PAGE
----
The hearing is now scheduled for Wednesday, May 27 at 10:30 am at the New York County Supreme Court, 80 Centre St., New York, NY 10013. The hearing is open to the public.

Historic Win for Nonhuman Rights Project

In an unprecedented decision, Judge Barbara Jaffe of the Supreme Court of the State of New York has signed a writ of habeas corpus on behalf of two chimpanzee plaintiffs of the Nonhuman Rights Project (NhRP), Hercules and Leo.

These are the first two nonhuman beings to be considered legal persons under the common law.

Hercules and Leo, who have been used in research for years, are currently held at the State University of New York at Stony Brook and are “owned” by The New Iberia Research Center in Louisiana. The court case, which was originally dismissed in Brooklyn and then recently re-filed in Manhattan by the NhRP, means that the judge ruled there is sufficient cause for Stony Brook to appear before a court and explain why they are keeping Hercules and Leo captive.

The scientific evidence used by the NhRP for this and the other chimpanzee cases was compiled by The Kimmela Center for Animal Advocacy.

There is still a long way to go in the battle to free Hercules and Leo, the other two plaintiffs Kiko and Tommy, and all other chimpanzees being held against their will in captivity. But if the NhRP prevails, Hercules and Leo will probably be ordered to be sent to sanctuary at Save the Chimps, where they will lead lives that are as close as possible to their natural life in the wild. No longer will they be manipulated and constrained for human curiosity. Instead they will be free to make friends and the kinds of decisions all autonomous beings – all persons – want to make about their lives.

This decision has broken through a legal wall that has remained shut tight until now. It sets a precedent which can only facilitate the work of the NhRP and others who know that real cultural change will come when chimpanzee (and other nonhuman animal) rights are acknowledged and respected.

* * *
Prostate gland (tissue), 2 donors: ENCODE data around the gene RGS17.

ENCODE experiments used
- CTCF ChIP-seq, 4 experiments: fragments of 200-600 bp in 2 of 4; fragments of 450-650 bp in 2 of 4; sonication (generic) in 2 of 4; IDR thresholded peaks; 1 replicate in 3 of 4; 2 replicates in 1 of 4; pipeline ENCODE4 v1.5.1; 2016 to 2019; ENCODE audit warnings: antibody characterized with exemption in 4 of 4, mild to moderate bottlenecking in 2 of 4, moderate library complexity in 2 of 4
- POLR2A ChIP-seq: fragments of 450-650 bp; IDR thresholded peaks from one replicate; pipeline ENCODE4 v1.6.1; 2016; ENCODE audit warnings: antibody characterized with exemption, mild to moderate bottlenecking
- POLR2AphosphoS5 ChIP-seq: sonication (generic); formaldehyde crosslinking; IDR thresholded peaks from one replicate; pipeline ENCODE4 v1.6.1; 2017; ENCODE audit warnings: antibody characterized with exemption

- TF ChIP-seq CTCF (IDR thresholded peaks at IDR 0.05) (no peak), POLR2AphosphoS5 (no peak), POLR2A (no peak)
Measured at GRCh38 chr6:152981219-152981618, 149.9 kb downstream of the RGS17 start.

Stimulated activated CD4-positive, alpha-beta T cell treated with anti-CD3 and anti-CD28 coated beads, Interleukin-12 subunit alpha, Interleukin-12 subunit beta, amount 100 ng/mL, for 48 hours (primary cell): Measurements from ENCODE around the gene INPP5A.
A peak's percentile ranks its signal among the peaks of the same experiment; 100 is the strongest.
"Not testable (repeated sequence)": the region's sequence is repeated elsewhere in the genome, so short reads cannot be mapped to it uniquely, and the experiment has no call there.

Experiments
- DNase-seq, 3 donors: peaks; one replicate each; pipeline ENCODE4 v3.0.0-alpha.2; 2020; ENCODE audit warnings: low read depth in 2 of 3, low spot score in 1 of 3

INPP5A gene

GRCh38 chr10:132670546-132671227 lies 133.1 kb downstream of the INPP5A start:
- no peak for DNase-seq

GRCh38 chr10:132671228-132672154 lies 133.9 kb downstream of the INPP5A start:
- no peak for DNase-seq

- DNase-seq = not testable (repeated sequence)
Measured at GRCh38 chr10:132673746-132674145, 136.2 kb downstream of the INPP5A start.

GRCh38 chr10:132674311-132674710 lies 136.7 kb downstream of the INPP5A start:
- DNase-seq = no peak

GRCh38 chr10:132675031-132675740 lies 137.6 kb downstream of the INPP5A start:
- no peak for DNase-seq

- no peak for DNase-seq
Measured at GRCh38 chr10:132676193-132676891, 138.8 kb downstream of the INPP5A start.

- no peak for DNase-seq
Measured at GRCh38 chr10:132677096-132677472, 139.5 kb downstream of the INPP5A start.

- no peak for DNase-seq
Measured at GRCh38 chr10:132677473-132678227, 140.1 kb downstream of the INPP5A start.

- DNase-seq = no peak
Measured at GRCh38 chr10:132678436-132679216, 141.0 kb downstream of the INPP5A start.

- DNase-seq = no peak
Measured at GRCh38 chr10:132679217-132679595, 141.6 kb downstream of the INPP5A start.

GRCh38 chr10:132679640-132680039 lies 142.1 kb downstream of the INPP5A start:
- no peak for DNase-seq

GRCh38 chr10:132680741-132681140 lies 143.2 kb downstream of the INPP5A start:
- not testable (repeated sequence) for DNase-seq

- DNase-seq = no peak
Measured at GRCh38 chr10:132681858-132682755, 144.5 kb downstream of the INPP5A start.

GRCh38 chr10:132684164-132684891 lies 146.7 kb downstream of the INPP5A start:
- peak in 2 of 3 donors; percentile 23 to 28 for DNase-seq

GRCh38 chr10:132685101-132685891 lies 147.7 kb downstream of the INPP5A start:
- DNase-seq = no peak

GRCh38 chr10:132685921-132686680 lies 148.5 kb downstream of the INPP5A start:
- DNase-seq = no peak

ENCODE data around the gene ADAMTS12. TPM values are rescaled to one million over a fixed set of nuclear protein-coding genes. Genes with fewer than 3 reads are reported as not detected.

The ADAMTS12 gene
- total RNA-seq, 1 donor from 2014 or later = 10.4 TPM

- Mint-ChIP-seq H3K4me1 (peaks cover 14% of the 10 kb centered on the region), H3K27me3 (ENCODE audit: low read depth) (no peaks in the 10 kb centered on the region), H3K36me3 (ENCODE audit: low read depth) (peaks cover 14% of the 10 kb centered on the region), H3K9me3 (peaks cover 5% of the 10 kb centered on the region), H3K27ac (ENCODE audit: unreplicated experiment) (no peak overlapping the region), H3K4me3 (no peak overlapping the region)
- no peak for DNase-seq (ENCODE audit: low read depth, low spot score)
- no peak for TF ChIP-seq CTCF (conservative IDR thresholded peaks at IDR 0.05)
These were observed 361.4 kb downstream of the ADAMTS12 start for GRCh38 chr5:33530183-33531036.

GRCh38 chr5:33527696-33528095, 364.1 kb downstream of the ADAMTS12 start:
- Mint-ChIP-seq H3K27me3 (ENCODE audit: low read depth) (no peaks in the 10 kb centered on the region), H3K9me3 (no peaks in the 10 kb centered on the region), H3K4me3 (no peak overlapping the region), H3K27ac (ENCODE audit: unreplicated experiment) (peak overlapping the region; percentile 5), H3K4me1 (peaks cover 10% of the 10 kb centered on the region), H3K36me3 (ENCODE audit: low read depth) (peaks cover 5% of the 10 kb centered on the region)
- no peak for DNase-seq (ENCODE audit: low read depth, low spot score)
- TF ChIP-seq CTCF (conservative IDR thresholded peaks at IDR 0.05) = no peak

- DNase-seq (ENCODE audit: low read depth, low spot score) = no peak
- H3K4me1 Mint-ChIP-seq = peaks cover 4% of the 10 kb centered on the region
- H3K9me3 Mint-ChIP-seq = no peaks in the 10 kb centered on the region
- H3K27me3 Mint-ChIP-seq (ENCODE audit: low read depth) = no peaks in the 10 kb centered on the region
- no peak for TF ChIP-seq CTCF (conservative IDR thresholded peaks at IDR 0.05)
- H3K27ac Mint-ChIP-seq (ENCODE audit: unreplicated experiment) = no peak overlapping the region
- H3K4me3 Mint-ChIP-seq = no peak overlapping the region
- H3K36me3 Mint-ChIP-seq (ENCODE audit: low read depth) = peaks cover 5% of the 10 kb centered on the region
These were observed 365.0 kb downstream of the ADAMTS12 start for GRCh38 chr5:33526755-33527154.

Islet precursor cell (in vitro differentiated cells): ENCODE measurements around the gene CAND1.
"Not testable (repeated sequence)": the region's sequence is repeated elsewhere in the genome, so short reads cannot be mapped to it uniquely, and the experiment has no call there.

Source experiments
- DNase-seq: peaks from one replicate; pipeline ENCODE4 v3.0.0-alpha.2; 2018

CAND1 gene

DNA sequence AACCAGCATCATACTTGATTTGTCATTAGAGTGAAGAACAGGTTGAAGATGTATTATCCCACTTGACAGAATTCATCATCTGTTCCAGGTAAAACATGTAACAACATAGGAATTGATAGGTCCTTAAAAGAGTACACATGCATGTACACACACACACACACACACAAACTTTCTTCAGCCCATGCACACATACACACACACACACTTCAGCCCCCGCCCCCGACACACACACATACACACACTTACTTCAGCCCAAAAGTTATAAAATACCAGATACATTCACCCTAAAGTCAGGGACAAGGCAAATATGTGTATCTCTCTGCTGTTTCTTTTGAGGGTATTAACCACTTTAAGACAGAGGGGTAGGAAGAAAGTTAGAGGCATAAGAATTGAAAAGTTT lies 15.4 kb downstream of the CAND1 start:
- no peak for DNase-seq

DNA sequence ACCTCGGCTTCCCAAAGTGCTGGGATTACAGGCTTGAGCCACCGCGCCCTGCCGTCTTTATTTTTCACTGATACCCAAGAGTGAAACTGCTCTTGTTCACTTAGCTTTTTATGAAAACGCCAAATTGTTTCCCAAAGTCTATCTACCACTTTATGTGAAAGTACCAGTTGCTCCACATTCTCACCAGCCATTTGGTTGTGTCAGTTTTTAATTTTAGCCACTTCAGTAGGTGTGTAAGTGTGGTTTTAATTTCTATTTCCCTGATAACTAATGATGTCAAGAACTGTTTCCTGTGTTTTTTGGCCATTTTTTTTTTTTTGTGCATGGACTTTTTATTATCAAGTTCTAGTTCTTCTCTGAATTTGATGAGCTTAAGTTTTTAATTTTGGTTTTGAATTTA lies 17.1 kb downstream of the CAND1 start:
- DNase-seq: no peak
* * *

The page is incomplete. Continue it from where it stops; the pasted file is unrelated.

Yerkes Grudging in Its Response to Phase-Out of Chimpanzee Research

The National Institutes of Health (NIH) is phasing out biomedical research with chimpanzees, requiring retirement to an approved sanctuary and raising standards for housing for those who do remain in research.

Yerkes National Primate Research Center, in Georgia, is one of eight NIH-funded national primate research centers, housing 78 chimpanzees. Short of finding sanctuary for most of these individuals, Yerkes may be required to make expensive modifications to existing housing for chimpanzees.

So, what is their response to this?

Yerkes spokesperson Lisa Newbern said in an email to the Atlanta Journal Constitution: “We are very concerned about what it will cost our center to adhere to the recommendations for the ethologically appropriate physical and social environments.” She complained that the new recommendations “would provide larger space per chimpanzee than many humans have in their own homes.”

The current environment for chimpanzees at Yerkes is far from conducive to their welfare or quality of life.

The grudging attitude in these statements belies any claims that Yerkes is concerned with chimpanzee welfare and shows that the facility’s “bottom line” is financial.

These statements are also very revealing in terms of how Yerkes views the animals it holds captive. Newbern’s concern about the cost of providing appropriate living space and social environments for chimpanzees reveals that the current environment for chimpanzees at Yerkes is inappropriate and far from conducive to their welfare or quality of life.

And in what can only be viewed as a resentful tone, Newbern suggests that chimpanzees should not have a larger living space than “many humans have in their own homes,” but neglects to take into account the obvious point that humans are able to leave their homes and freely go where they wish. This is a fundamental need of all chimpanzees and is denied to those held captive at research facilities such as Yerkes.

If Yerkes wants to create the public impression that they have any real concern about the animals at their facility, perhaps they need to do a better job of concealing their contempt for the animals in their “care”.